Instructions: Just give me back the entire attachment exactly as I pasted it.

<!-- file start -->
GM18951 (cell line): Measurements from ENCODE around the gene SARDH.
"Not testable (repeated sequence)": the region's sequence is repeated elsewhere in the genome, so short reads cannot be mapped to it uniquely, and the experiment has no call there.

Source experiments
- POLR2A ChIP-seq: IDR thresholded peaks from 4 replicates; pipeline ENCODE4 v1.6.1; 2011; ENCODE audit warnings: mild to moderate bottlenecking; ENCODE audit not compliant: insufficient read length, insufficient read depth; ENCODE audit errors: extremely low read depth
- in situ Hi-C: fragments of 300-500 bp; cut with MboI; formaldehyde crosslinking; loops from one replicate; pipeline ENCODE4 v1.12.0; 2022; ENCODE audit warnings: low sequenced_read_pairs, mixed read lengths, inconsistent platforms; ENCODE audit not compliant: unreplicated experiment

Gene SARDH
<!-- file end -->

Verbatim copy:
GM18951 (cell line): Measurements from ENCODE around the gene SARDH.
"Not testable (repeated sequence)": the region's sequence is repeated elsewhere in the genome, so short reads cannot be mapped to it uniquely, and the experiment has no call there.

Source experiments
- POLR2A ChIP-seq: IDR thresholded peaks from 4 replicates; pipeline ENCODE4 v1.6.1; 2011; ENCODE audit warnings: mild to moderate bottlenecking; ENCODE audit not compliant: insufficient read length, insufficient read depth; ENCODE audit errors: extremely low read depth
- in situ Hi-C: fragments of 300-500 bp; cut with MboI; formaldehyde crosslinking; loops from one replicate; pipeline ENCODE4 v1.12.0; 2022; ENCODE audit warnings: low sequenced_read_pairs, mixed read lengths, inconsistent platforms; ENCODE audit not compliant: unreplicated experiment

Gene SARDH